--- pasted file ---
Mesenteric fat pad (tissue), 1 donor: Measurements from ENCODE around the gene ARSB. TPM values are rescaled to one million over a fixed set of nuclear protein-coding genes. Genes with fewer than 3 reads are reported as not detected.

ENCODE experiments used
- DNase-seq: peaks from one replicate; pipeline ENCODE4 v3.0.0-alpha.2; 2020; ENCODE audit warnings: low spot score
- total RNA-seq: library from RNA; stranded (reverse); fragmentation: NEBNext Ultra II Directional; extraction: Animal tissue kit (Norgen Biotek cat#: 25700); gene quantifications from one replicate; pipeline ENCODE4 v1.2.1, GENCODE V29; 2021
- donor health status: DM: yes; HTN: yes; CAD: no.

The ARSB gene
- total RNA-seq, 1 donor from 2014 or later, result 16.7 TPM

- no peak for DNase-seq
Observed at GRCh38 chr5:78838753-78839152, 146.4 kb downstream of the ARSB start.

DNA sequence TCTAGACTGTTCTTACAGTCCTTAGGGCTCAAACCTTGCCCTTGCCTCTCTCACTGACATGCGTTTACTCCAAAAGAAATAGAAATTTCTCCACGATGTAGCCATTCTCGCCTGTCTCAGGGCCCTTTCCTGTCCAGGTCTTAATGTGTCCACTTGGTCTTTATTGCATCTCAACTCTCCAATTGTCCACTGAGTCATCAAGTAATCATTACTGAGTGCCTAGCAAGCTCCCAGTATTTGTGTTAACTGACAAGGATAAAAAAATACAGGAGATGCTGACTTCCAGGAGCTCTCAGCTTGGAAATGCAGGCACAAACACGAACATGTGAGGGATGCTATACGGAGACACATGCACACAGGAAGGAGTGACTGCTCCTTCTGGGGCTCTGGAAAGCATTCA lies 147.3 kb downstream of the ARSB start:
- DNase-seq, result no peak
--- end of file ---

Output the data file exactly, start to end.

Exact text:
Mesenteric fat pad (tissue), 1 donor: Measurements from ENCODE around the gene ARSB. TPM values are rescaled to one million over a fixed set of nuclear protein-coding genes. Genes with fewer than 3 reads are reported as not detected.

ENCODE experiments used
- DNase-seq: peaks from one replicate; pipeline ENCODE4 v3.0.0-alpha.2; 2020; ENCODE audit warnings: low spot score
- total RNA-seq: library from RNA; stranded (reverse); fragmentation: NEBNext Ultra II Directional; extraction: Animal tissue kit (Norgen Biotek cat#: 25700); gene quantifications from one replicate; pipeline ENCODE4 v1.2.1, GENCODE V29; 2021
- donor health status: DM: yes; HTN: yes; CAD: no.

The ARSB gene
- total RNA-seq, 1 donor from 2014 or later, result 16.7 TPM

- no peak for DNase-seq
Observed at GRCh38 chr5:78838753-78839152, 146.4 kb downstream of the ARSB start.

DNA sequence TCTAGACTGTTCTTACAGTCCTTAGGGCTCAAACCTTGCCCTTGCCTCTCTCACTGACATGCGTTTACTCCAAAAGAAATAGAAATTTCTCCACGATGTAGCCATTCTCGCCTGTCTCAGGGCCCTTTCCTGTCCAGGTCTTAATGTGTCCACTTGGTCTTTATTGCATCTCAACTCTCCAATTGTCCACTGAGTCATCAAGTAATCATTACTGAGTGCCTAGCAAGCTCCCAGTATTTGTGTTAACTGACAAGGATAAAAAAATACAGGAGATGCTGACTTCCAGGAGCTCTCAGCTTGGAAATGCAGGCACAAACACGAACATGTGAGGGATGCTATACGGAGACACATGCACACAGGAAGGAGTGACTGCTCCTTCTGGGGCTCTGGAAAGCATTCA lies 147.3 kb downstream of the ARSB start:
- DNase-seq, result no peak